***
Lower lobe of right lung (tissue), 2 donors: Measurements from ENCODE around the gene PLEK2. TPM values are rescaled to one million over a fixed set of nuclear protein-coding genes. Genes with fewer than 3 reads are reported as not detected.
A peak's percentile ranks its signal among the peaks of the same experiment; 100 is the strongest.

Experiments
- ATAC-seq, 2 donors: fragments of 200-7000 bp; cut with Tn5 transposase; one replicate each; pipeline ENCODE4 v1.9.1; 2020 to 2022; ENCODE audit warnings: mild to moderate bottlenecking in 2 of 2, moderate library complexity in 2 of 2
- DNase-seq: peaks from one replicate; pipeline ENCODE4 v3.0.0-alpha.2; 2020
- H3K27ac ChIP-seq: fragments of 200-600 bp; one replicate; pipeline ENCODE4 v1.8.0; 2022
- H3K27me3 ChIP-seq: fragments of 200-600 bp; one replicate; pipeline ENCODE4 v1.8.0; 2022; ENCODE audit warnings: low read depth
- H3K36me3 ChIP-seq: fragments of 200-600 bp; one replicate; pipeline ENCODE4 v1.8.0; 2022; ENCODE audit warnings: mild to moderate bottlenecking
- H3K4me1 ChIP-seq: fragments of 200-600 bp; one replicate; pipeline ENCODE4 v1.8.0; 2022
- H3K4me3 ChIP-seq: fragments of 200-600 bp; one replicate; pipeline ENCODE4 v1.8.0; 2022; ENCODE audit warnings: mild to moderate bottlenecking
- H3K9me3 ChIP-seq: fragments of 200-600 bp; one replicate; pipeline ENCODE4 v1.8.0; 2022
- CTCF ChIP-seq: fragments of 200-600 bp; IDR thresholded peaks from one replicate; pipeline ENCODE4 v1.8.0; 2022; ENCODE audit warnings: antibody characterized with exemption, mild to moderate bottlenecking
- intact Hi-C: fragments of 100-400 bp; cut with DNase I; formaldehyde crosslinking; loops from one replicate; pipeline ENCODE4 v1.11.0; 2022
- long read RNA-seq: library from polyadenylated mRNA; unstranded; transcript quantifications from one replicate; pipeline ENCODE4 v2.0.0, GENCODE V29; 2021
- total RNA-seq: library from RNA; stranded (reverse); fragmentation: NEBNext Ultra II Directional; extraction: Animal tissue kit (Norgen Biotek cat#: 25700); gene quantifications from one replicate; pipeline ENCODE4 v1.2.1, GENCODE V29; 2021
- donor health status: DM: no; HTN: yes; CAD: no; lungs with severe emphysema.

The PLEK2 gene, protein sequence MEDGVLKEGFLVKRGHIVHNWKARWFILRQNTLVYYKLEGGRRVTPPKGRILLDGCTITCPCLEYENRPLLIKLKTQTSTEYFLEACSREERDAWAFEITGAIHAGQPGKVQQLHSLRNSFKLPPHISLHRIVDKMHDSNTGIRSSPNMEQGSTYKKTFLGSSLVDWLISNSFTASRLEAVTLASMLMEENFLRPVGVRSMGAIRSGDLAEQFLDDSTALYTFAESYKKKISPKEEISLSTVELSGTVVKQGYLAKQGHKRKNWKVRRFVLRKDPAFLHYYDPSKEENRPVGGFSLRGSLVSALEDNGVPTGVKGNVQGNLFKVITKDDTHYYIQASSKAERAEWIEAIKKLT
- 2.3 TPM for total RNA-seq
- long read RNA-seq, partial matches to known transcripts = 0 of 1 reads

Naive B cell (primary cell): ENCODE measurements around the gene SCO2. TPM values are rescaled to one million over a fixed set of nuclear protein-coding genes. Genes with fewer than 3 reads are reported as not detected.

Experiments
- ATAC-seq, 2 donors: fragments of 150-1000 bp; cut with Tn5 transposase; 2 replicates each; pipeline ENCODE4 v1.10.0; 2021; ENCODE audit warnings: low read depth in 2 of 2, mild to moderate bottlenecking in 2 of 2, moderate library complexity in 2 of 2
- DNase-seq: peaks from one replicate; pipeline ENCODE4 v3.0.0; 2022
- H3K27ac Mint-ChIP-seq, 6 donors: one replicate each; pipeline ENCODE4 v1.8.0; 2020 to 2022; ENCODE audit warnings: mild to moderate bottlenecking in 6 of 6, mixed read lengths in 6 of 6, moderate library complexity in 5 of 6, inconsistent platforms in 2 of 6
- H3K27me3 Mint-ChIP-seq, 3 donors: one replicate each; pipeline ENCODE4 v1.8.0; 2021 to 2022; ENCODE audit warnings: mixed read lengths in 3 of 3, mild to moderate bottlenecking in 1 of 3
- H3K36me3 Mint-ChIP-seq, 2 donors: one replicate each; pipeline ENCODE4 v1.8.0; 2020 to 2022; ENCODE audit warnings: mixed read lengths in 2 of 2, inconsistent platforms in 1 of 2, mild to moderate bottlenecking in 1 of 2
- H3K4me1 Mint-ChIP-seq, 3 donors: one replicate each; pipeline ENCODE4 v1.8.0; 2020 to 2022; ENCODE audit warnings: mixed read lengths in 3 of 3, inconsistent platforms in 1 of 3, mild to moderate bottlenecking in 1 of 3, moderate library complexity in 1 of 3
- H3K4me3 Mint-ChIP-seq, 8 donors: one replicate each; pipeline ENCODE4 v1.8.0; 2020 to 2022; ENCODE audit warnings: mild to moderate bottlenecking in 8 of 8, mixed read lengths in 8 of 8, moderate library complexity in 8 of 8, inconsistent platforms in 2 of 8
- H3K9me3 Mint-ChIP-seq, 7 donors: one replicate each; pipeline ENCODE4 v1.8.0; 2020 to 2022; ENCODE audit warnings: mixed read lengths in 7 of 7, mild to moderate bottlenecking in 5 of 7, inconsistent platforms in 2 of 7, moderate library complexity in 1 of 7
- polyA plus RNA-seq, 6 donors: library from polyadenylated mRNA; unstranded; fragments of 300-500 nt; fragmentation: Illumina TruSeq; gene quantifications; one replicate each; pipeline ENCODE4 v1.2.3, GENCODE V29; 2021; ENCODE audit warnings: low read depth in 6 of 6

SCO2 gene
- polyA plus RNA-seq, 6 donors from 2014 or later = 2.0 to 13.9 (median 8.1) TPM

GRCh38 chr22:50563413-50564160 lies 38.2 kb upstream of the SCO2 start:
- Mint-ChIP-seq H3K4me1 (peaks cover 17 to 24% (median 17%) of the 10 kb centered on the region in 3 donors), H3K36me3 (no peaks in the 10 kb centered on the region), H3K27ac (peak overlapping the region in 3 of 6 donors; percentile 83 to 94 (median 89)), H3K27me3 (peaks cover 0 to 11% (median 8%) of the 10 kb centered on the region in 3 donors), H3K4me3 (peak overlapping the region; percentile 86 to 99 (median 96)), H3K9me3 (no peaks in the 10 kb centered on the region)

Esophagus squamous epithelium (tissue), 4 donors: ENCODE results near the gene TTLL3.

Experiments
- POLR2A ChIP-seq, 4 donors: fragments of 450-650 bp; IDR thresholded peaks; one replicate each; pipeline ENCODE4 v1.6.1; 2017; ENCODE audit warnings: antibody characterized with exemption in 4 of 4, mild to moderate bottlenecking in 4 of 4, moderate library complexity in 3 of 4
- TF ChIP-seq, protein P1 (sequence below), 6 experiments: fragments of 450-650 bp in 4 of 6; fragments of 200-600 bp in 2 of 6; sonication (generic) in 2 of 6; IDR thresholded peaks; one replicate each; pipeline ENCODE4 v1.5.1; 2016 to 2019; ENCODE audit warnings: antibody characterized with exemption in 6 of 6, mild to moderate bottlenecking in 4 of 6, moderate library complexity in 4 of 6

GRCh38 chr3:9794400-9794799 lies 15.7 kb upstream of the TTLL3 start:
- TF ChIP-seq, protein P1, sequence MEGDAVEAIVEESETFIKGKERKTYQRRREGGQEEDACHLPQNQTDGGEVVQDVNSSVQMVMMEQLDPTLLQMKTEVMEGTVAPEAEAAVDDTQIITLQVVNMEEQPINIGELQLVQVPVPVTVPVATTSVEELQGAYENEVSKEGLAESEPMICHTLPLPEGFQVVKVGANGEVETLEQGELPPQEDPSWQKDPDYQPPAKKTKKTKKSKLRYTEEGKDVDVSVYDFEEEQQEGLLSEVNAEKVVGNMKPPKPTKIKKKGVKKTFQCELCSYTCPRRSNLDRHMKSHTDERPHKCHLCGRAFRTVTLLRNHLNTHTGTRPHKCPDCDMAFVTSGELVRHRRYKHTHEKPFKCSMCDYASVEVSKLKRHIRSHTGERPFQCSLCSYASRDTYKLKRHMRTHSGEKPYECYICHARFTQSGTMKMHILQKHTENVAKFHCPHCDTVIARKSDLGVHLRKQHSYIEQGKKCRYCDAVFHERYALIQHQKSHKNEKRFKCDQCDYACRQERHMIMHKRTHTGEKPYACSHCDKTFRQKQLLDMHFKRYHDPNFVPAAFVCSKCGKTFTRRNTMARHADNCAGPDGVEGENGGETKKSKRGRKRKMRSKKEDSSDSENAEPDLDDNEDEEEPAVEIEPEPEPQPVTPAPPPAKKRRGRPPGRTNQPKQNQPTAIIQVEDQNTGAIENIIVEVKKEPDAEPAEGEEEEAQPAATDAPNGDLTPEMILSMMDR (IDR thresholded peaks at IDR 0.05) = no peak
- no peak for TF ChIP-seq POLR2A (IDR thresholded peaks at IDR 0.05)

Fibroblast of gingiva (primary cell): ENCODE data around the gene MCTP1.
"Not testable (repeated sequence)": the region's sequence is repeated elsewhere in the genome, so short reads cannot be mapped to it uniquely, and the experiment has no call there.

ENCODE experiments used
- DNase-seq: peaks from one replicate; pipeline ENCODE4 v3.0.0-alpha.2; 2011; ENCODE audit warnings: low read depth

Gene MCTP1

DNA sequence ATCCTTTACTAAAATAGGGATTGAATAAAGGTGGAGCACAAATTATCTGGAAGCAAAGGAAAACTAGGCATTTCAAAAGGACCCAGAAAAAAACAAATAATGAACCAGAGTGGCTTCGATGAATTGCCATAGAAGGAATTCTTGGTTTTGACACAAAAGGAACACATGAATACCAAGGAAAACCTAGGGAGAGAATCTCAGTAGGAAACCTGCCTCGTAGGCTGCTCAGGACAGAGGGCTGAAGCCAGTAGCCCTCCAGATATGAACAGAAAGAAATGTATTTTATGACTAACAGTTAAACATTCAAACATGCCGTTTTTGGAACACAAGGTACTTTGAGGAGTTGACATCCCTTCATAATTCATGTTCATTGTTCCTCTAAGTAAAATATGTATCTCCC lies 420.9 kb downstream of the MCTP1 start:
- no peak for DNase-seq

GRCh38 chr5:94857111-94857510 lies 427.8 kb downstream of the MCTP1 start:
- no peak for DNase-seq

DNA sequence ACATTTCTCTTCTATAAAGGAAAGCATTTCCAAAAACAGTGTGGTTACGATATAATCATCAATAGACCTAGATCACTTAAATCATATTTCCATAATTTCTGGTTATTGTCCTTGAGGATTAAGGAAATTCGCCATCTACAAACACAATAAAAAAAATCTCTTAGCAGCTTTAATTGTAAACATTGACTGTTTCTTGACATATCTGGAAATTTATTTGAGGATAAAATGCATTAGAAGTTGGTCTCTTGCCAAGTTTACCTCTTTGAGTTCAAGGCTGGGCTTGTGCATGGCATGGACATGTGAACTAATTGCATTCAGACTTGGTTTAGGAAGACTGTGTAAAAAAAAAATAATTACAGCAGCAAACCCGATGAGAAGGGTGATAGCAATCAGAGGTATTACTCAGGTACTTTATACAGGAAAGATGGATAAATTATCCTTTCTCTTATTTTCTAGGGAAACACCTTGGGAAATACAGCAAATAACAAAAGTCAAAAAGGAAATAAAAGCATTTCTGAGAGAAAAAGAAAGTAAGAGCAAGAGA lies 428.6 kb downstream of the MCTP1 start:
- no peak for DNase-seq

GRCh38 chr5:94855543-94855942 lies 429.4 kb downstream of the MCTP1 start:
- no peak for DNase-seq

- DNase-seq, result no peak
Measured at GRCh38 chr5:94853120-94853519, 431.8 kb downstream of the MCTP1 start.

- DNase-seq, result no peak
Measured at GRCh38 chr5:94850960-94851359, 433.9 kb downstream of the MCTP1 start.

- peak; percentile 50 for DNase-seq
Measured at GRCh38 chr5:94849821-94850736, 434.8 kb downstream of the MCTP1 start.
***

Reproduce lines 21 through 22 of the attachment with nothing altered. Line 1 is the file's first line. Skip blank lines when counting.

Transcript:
Experiments
- ATAC-seq, 2 donors: fragments of 150-1000 bp; cut with Tn5 transposase; 2 replicates each; pipeline ENCODE4 v1.10.0; 2021; ENCODE audit warnings: low read depth in 2 of 2, mild to moderate bottlenecking in 2 of 2, moderate library complexity in 2 of 2